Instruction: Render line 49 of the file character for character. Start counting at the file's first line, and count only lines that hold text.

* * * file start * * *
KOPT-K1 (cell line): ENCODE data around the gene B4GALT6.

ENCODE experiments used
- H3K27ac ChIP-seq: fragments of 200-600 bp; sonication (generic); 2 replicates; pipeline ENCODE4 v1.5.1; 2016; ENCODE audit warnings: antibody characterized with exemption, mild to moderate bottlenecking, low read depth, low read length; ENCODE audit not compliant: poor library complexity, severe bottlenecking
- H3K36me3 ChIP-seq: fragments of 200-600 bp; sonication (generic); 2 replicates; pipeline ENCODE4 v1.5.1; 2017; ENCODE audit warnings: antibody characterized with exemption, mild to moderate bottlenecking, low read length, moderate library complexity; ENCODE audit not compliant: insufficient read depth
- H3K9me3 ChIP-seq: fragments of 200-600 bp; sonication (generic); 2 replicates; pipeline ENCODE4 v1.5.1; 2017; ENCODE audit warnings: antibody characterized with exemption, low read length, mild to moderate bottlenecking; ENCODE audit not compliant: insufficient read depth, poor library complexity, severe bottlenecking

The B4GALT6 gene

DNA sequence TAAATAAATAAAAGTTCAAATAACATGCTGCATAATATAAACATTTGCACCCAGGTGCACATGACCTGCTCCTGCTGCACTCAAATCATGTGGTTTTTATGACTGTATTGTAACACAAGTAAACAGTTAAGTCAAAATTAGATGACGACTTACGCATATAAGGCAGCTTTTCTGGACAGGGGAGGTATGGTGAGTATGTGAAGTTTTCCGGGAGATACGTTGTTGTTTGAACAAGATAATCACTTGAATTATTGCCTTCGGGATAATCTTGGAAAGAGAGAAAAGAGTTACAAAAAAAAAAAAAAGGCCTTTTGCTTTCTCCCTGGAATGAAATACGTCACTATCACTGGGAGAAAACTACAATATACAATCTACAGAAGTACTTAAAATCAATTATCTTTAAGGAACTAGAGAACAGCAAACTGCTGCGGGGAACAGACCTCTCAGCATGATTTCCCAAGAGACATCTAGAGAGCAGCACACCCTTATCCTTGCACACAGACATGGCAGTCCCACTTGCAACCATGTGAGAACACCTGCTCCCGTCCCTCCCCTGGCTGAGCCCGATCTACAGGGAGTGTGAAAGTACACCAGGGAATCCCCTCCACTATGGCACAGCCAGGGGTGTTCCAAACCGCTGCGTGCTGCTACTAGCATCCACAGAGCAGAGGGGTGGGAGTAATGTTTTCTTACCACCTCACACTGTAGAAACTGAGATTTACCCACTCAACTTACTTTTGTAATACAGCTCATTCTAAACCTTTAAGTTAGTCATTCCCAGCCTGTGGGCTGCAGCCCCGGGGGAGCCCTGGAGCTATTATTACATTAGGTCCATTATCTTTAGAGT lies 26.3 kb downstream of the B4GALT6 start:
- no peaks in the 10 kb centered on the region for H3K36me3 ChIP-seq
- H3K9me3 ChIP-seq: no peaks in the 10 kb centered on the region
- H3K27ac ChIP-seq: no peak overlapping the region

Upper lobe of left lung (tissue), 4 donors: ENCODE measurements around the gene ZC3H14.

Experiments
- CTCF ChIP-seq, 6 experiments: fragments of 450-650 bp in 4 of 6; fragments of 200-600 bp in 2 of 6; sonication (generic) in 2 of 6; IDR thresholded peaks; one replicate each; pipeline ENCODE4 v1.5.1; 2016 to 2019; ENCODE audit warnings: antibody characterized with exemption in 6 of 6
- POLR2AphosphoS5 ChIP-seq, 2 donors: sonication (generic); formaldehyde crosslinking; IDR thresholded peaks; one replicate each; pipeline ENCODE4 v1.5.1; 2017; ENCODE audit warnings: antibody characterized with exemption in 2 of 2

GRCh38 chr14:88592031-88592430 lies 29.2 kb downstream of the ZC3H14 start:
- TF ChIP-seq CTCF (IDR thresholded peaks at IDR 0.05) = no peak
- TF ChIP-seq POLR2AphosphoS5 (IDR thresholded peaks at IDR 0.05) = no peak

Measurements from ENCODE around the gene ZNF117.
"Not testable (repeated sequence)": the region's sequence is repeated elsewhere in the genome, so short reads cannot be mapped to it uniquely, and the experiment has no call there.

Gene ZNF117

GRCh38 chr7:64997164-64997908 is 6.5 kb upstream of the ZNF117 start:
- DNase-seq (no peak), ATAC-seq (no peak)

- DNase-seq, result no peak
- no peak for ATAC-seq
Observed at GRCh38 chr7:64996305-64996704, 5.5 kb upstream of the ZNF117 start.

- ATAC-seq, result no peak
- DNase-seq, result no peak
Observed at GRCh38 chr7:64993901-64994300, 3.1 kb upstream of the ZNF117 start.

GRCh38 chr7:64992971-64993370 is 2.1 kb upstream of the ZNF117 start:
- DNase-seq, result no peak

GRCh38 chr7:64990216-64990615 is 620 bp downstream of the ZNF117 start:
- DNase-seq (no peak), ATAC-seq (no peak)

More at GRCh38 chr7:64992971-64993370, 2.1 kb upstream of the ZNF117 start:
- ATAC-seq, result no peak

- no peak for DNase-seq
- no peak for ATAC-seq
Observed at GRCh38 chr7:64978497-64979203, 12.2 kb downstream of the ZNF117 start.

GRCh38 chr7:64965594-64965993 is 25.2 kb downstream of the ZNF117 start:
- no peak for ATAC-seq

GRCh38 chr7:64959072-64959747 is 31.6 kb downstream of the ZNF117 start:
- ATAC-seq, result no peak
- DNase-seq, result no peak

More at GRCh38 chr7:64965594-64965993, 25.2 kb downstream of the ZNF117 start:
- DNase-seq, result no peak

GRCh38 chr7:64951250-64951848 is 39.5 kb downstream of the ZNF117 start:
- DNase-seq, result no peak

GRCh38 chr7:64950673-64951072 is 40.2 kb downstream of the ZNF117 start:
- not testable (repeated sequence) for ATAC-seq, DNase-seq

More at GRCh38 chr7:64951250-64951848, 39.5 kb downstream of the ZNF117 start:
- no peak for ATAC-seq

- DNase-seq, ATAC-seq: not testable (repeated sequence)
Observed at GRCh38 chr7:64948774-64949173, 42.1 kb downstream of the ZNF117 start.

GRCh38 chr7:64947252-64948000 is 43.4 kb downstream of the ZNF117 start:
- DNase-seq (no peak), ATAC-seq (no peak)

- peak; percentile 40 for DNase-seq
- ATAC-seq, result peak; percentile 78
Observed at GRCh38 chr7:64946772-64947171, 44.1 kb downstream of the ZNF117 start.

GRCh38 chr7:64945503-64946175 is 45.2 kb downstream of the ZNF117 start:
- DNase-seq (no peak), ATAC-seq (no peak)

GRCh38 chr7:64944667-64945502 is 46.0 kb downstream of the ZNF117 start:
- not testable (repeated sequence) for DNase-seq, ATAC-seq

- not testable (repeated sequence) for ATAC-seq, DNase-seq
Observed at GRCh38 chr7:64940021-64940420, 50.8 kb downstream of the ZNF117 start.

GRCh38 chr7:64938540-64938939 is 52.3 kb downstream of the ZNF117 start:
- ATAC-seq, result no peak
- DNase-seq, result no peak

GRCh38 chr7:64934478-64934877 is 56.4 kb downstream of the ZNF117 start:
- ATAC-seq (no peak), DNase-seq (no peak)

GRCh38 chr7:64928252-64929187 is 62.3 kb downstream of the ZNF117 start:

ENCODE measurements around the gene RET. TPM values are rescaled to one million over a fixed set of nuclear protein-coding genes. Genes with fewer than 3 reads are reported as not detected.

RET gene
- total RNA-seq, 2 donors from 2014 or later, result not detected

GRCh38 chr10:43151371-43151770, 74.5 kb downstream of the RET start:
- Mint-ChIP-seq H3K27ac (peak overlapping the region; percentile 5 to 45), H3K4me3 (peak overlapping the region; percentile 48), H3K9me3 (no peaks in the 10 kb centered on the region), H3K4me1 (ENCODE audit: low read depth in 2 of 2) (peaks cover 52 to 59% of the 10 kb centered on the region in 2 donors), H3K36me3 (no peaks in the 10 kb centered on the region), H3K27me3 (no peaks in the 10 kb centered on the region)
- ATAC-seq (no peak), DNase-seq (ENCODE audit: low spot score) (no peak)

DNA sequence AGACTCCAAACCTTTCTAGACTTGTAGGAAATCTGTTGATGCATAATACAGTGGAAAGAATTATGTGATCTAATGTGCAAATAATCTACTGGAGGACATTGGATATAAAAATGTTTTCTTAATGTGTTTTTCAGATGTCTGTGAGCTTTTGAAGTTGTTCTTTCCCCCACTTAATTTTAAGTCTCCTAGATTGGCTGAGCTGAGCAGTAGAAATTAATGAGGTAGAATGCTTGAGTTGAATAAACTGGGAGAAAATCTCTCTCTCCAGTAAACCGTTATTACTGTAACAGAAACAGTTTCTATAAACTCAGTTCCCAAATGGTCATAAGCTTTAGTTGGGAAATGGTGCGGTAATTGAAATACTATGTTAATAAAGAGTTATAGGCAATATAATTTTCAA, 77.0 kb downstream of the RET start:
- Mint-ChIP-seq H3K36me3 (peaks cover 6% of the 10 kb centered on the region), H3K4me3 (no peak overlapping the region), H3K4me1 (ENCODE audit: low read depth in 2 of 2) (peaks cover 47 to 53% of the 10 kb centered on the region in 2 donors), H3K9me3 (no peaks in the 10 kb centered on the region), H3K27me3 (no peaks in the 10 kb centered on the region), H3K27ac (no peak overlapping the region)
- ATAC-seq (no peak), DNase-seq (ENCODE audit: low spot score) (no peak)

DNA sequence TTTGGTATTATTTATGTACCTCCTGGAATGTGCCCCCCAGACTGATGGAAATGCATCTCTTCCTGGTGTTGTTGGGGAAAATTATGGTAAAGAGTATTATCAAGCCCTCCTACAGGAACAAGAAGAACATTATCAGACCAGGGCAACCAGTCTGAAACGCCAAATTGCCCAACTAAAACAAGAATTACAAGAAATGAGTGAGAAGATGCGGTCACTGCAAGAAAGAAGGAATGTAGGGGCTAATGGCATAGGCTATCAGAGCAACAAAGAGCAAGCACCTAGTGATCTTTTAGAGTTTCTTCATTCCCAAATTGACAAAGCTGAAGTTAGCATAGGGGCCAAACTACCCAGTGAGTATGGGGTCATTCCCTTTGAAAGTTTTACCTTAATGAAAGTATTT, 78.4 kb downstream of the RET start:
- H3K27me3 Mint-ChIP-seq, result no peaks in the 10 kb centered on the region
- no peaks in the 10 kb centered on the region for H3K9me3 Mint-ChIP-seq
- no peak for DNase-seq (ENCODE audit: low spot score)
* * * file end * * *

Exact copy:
More at GRCh38 chr7:64951250-64951848, 39.5 kb downstream of the ZNF117 start: